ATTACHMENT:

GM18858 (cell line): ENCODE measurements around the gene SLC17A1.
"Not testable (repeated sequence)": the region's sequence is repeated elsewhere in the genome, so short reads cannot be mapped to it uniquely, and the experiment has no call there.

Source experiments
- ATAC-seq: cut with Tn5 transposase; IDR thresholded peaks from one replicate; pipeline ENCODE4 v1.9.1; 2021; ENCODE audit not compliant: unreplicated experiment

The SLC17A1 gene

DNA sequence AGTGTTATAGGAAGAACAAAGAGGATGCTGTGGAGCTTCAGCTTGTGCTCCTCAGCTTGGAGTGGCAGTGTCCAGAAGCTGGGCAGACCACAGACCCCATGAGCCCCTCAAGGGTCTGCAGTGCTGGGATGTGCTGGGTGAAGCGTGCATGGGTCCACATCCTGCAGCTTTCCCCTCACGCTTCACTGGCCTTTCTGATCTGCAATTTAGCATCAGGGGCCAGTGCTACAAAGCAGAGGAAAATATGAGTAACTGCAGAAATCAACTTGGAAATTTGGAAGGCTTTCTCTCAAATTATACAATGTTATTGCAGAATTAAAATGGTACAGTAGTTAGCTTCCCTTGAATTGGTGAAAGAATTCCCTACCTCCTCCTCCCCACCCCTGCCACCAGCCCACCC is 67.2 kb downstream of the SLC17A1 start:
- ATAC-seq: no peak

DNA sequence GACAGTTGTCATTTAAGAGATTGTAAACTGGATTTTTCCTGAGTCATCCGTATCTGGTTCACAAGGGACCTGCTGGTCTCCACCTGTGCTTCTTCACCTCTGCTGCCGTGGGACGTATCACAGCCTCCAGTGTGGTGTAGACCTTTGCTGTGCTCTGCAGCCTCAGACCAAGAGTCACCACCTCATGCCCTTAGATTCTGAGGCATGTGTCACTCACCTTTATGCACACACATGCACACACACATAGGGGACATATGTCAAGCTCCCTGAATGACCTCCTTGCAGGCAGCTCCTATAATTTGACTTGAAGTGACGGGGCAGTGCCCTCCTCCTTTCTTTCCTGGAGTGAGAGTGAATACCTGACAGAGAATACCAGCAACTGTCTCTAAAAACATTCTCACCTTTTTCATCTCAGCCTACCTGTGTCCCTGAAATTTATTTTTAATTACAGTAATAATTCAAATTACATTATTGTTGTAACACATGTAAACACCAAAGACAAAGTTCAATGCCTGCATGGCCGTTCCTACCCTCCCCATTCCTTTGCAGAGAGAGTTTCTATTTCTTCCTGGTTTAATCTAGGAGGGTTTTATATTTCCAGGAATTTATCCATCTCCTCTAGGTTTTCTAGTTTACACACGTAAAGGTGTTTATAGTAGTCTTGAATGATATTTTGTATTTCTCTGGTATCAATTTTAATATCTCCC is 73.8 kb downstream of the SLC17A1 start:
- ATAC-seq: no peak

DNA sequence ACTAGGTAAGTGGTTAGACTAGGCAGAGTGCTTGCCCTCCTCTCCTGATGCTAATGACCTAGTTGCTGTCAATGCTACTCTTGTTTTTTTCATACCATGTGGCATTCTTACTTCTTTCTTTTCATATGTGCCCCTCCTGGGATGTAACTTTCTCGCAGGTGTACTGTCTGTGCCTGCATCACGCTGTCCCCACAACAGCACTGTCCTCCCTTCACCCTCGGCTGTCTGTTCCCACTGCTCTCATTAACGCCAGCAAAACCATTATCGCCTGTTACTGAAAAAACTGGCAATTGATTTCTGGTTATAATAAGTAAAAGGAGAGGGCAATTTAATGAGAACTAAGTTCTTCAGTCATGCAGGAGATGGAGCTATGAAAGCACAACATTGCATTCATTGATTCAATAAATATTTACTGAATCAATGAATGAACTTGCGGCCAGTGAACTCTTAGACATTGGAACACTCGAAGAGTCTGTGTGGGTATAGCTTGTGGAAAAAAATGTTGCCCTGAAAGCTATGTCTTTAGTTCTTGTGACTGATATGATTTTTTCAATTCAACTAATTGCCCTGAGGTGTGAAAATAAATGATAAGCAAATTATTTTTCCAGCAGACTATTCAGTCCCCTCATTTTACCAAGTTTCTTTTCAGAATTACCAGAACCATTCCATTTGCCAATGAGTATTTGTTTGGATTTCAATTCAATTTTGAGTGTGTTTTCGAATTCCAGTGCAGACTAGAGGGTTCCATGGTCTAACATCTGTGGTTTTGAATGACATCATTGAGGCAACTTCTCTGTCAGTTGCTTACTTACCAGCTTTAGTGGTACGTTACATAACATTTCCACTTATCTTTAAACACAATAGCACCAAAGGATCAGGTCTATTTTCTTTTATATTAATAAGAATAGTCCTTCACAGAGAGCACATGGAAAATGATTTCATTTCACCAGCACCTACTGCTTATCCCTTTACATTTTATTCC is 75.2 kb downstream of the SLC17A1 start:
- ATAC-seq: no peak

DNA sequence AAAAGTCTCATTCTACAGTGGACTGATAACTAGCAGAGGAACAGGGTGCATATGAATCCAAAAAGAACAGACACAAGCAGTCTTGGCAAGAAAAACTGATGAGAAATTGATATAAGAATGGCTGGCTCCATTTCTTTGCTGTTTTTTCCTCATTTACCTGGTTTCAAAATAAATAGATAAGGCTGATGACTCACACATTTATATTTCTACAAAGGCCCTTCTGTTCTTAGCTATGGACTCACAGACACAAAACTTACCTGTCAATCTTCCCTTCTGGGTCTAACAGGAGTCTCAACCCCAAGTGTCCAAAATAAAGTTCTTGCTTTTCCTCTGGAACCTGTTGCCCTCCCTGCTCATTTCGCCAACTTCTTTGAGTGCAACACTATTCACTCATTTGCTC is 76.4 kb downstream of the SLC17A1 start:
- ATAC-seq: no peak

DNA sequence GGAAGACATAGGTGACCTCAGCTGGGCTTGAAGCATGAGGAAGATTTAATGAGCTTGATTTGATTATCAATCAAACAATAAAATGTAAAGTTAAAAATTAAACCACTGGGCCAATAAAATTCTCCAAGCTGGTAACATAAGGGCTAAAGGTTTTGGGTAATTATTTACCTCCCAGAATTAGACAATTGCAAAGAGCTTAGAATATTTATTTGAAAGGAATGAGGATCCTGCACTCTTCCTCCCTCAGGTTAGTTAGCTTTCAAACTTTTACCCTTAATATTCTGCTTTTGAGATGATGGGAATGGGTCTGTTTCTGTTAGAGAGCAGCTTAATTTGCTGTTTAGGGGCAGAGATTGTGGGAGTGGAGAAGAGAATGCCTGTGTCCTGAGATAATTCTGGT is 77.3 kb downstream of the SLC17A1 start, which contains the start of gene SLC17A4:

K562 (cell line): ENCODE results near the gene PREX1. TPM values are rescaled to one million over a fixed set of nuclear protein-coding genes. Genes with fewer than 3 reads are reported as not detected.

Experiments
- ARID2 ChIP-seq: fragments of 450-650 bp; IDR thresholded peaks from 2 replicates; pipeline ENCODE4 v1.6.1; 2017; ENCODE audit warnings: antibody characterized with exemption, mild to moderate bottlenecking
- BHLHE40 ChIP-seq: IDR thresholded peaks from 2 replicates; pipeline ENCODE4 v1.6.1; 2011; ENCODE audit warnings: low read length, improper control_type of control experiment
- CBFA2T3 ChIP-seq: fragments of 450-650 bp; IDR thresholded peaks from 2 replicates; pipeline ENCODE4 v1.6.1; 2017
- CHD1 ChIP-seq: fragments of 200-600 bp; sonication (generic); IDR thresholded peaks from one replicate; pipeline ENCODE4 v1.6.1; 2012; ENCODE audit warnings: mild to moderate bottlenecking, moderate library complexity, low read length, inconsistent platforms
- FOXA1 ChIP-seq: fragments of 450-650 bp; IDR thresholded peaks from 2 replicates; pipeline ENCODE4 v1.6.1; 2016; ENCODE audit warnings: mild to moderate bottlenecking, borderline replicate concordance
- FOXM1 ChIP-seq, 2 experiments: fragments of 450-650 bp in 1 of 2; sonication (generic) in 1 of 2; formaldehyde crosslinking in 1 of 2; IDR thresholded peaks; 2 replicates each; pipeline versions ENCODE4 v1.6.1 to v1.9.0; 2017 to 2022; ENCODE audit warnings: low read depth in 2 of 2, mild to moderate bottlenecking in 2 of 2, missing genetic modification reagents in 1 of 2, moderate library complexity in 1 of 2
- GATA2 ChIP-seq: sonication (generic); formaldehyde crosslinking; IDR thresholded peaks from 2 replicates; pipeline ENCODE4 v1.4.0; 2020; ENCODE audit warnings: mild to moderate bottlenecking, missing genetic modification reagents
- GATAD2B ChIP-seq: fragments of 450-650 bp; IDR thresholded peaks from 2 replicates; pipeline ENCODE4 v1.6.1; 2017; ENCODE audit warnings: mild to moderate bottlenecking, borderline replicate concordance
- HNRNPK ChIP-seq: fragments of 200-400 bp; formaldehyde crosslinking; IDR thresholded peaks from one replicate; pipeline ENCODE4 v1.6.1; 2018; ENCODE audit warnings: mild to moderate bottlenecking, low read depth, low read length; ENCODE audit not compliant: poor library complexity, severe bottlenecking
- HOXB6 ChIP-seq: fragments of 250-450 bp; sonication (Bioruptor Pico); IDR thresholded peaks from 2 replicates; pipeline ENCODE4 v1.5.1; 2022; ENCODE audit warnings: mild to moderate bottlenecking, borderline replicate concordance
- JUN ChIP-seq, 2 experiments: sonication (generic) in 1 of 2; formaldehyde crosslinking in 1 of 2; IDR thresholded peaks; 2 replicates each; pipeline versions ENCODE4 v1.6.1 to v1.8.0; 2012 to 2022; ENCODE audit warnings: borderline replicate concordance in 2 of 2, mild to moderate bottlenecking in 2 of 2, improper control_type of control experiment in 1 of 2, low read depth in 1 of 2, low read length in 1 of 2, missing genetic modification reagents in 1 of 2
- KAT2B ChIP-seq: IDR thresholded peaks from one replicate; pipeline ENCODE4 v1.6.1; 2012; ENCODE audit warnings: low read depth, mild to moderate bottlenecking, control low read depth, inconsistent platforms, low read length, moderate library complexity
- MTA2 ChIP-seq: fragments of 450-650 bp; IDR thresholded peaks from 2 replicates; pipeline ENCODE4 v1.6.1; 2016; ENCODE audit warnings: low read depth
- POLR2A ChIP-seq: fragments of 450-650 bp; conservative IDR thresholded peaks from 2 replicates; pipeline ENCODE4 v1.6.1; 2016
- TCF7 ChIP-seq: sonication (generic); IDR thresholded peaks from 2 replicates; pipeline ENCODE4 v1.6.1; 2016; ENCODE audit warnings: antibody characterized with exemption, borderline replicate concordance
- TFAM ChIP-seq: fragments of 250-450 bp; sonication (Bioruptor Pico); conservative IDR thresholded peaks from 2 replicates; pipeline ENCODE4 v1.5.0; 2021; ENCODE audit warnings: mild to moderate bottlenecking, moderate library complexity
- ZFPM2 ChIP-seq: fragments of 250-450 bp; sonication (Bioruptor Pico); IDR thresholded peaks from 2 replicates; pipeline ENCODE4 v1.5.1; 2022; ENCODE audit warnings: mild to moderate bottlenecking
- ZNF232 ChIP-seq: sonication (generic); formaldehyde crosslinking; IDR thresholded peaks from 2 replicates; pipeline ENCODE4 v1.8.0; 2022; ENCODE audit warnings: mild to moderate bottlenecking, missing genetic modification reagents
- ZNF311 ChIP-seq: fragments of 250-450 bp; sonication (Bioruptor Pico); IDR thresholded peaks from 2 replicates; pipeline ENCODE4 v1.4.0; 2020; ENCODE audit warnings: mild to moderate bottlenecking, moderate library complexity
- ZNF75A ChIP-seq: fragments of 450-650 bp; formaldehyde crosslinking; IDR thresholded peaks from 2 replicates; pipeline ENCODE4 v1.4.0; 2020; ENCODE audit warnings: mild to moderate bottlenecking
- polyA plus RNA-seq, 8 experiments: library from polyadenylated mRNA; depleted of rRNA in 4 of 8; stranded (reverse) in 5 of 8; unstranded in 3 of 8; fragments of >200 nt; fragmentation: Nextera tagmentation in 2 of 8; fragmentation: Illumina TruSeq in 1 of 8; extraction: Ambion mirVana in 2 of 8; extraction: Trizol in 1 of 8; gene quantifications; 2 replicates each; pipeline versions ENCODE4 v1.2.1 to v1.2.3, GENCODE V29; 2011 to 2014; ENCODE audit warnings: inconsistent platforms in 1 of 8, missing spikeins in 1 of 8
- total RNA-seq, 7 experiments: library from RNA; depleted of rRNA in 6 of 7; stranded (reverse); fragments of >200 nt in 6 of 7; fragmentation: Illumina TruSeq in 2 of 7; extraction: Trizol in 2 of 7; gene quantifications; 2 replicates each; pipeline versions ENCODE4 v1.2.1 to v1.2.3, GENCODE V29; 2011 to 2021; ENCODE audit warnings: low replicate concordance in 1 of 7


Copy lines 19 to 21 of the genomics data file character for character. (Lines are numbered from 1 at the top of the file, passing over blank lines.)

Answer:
- CBFA2T3 ChIP-seq: fragments of 450-650 bp; IDR thresholded peaks from 2 replicates; pipeline ENCODE4 v1.6.1; 2017
- CHD1 ChIP-seq: fragments of 200-600 bp; sonication (generic); IDR thresholded peaks from one replicate; pipeline ENCODE4 v1.6.1; 2012; ENCODE audit warnings: mild to moderate bottlenecking, moderate library complexity, low read length, inconsistent platforms
- FOXA1 ChIP-seq: fragments of 450-650 bp; IDR thresholded peaks from 2 replicates; pipeline ENCODE4 v1.6.1; 2016; ENCODE audit warnings: mild to moderate bottlenecking, borderline replicate concordance